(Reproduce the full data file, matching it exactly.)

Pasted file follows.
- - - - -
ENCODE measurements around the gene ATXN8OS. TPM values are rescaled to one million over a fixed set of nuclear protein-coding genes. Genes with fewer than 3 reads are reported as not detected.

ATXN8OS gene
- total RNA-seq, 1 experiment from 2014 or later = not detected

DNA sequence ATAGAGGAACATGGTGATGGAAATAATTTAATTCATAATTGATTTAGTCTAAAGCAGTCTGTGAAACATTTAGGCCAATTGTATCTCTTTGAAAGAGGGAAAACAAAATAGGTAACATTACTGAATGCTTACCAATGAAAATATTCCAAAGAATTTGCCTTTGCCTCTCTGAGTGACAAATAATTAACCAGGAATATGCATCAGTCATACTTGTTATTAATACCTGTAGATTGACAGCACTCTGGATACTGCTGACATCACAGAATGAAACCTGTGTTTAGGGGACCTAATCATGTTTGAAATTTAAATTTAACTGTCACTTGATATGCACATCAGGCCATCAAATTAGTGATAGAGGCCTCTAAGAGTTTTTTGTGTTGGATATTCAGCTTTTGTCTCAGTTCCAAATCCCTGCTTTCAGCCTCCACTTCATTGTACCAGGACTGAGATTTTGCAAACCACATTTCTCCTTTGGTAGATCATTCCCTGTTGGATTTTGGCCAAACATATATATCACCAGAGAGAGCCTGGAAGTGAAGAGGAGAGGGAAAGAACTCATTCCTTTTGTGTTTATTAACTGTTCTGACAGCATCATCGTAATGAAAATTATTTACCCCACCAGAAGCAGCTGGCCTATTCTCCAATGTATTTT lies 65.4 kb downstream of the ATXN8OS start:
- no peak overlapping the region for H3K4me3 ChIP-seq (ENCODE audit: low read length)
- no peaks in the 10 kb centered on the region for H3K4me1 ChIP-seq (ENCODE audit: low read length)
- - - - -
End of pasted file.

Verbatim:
ENCODE measurements around the gene ATXN8OS. TPM values are rescaled to one million over a fixed set of nuclear protein-coding genes. Genes with fewer than 3 reads are reported as not detected.

ATXN8OS gene
- total RNA-seq, 1 experiment from 2014 or later = not detected

DNA sequence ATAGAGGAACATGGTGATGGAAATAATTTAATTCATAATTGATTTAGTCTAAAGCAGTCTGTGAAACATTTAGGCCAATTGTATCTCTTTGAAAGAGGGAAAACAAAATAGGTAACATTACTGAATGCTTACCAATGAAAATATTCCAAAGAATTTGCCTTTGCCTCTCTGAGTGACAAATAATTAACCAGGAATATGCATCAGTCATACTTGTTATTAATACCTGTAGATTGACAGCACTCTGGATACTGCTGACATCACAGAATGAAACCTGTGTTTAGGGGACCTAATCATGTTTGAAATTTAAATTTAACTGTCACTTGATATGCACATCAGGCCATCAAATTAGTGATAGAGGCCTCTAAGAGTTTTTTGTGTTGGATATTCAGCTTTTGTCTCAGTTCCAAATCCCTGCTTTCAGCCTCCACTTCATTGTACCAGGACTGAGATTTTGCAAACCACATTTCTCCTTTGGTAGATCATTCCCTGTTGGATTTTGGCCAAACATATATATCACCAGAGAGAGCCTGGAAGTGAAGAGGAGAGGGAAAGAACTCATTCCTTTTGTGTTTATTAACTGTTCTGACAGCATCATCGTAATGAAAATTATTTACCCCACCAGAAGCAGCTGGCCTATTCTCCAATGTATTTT lies 65.4 kb downstream of the ATXN8OS start:
- no peak overlapping the region for H3K4me3 ChIP-seq (ENCODE audit: low read length)
- no peaks in the 10 kb centered on the region for H3K4me1 ChIP-seq (ENCODE audit: low read length)